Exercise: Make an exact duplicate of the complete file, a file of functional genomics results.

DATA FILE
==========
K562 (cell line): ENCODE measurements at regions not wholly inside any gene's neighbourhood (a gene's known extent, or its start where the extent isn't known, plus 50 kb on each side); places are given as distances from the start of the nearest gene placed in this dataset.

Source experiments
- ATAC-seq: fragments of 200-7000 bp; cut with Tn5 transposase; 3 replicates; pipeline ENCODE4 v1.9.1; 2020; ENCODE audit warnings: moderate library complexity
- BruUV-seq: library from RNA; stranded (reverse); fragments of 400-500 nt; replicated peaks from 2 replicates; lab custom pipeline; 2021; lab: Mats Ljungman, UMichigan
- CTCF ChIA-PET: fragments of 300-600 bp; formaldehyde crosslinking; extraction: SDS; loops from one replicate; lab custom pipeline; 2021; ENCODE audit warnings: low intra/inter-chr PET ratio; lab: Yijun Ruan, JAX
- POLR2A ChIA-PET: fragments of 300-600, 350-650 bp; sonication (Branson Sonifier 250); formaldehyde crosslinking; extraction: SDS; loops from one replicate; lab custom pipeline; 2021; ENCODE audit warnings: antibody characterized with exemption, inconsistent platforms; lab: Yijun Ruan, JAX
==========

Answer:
K562 (cell line): ENCODE measurements at regions not wholly inside any gene's neighbourhood (a gene's known extent, or its start where the extent isn't known, plus 50 kb on each side); places are given as distances from the start of the nearest gene placed in this dataset.

Source experiments
- ATAC-seq: fragments of 200-7000 bp; cut with Tn5 transposase; 3 replicates; pipeline ENCODE4 v1.9.1; 2020; ENCODE audit warnings: moderate library complexity
- BruUV-seq: library from RNA; stranded (reverse); fragments of 400-500 nt; replicated peaks from 2 replicates; lab custom pipeline; 2021; lab: Mats Ljungman, UMichigan
- CTCF ChIA-PET: fragments of 300-600 bp; formaldehyde crosslinking; extraction: SDS; loops from one replicate; lab custom pipeline; 2021; ENCODE audit warnings: low intra/inter-chr PET ratio; lab: Yijun Ruan, JAX
- POLR2A ChIA-PET: fragments of 300-600, 350-650 bp; sonication (Branson Sonifier 250); formaldehyde crosslinking; extraction: SDS; loops from one replicate; lab custom pipeline; 2021; ENCODE audit warnings: antibody characterized with exemption, inconsistent platforms; lab: Yijun Ruan, JAX